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BOILING POINT Paperback – 1 May 2008

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Product details

  • Paperback: 1 pages
  • Publisher: Regal Books; Reprint edition (1 May 2008)
  • Language: English
  • ISBN-10: 0830733051
  • ISBN-13: 978-0830733057
  • Product Dimensions: 15.2 x 2.2 x 22.9 cm
  • Amazon Bestsellers Rank: 2,666,344 in Books (See Top 100 in Books)

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In 1990, when I wrote The Frog in the Kettle, I opened and closed the book with a description of the life of Jill, a composite character. Read the first page
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Amazon.com: 3 reviews
2 of 2 people found the following review helpful
One of Barna's Best 20 Sep 2007
By D. Larkins - Published on Amazon.com
Format: Paperback
I am a Barna fan. I love facts and things of that nature. This book opened my eyes to the state of our society. It is a great read. If you are not a fan of Christianity, still read it. It is full of statistics and facts that are useful to anyone. I am personally a Christian and am shocked at some of the findings of the Barna group.
This man is a prophet! 13 Mar 2014
By Larry - Published on Amazon.com
Format: Kindle Edition Verified Purchase
Considering when this book was written and what I see happening in our country now, George Barna is a prophet! I'm not finished with it yet but I hope he presents a clear picturre of what Christians can do to reverse current trends. For a while I thought I was the only one to see the move toward relativism and moral anarchy but he describes what I've been seeing for a long time.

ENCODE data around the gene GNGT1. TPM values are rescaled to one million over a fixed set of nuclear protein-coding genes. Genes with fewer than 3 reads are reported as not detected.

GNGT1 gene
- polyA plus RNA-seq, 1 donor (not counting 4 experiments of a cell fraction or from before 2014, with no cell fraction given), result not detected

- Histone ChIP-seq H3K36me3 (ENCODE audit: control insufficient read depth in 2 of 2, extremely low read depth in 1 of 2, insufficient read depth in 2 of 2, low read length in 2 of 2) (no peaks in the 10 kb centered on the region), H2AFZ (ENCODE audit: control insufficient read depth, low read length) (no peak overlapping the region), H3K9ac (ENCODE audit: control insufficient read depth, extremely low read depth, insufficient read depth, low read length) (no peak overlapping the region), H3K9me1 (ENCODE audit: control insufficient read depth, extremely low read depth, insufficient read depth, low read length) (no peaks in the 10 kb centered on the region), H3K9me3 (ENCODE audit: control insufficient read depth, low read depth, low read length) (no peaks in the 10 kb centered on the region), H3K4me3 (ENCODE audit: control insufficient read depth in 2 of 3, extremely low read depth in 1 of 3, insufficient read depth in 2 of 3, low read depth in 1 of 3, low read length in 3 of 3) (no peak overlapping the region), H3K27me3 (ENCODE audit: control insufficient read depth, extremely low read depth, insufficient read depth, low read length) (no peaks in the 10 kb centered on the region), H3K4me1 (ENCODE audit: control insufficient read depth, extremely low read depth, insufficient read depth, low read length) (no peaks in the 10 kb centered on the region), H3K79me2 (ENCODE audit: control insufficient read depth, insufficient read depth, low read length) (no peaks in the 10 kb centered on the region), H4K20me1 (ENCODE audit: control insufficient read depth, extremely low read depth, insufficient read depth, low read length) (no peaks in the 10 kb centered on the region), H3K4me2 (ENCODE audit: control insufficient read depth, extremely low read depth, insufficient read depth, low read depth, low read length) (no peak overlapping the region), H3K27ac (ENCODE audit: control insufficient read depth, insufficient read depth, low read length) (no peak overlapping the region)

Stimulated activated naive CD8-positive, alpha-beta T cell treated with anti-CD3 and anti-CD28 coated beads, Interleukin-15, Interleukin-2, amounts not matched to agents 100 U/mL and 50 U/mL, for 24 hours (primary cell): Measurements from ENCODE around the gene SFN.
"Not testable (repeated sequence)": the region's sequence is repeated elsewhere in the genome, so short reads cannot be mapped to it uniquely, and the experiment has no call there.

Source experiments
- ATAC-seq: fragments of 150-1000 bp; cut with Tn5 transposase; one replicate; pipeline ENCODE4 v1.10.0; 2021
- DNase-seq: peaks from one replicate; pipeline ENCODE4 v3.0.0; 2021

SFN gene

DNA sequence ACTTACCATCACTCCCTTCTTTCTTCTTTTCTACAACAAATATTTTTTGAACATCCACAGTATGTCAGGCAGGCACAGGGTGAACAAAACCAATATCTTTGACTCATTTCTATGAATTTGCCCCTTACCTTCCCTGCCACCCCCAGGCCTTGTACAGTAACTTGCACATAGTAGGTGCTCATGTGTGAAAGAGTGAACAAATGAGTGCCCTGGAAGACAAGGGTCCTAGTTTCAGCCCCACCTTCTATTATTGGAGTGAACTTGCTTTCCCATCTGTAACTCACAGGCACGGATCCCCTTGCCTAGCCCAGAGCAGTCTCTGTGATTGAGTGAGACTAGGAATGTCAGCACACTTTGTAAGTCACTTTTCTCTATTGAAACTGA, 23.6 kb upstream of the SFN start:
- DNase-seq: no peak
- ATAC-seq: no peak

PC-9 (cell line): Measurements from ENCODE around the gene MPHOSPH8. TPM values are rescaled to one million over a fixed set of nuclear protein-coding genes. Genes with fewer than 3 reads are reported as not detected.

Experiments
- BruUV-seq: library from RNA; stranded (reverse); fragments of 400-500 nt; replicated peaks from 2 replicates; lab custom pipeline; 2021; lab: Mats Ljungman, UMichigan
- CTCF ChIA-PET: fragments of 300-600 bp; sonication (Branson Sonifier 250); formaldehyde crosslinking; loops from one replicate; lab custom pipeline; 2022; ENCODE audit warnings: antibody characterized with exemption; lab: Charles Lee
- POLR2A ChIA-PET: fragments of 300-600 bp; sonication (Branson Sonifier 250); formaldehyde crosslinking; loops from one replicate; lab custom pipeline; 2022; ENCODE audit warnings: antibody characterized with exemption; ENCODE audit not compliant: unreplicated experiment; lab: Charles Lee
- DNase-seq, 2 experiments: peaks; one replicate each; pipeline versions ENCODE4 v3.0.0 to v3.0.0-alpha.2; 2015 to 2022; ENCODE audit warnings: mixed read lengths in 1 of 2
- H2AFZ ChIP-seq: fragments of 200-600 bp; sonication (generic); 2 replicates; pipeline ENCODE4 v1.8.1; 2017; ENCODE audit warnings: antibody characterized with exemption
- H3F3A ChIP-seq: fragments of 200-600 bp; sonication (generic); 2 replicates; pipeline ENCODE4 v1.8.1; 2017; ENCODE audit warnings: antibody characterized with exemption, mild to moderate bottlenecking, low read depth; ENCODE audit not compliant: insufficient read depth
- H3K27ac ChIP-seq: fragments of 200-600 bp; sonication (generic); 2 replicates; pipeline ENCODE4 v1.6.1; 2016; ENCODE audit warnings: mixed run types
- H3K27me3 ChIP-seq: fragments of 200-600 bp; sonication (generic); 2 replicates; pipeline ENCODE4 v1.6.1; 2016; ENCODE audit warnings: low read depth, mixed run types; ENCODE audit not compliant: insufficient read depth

Rather hokey ten years on 10 April 2011
By John Dekker - Published on Amazon.com
Format: Paperback
"Prediction is very difficult," Niels Bohr allegedly said, "especially about the future." Well, this book aims to predict the future. It was written in 2000, and describes what the world will be like in 2010. And it's kind of hokey. The most obvious thing it fails to predict is 9/11, but it also misses the rise of social media and user-generated content.

The authors do mention terrorism, actually. They talk about electronic terrorism, chemical terrorism and "traditional, violent terrorism, especially at the hands of extreme religious groups" (p. 298). But it's still a far cry from predicting the way that radical Islam has shaped the last decade.

They have some interesting economic predictions: debt fiascos will be exposed in Russia and other "kleptocracies" (p. 277). Well, it hasn't really been Russia, but rather Portugal, Ireland, Greece and Spain. The authors also get all premillennial with electronic money ("a number of respected Christian financial experts" contend that "the emergence of electronic money signals the start of the global system the antiChrist will use to force many into submission", p. 273) and one world government (p. 301) .

I was particularly interested in their predictions in regards to the church scene. They asserted that "at least three major denominations are likely to experience splits during the decade in reaction to the structural, theological and methodological stands of the denomination" (p. 254). Well, the Anglican Church in North America is an obvious fulfillment of this, but there aren't really any others.

They also predict that "dozens of church association" will emerge, and that "it will not be uncommon for churches to trumpet their affiliation with such associations rather than their connection to old-line denominations." The rise of the church networks is an important feature of the current Christian scene. It is certainly the case that some congregations are affiliated with a church network and a denominations, but I'm not sure how many churches are "trumpeting" their association with a church network at the expense of their denominational affiliations.

The book is an interesting read, and provides food for thought. The authors are to be congratulated for their insight in many areas, and their courage in having a go at predicting the future. It makes one wonder what the world will be like in 2020.
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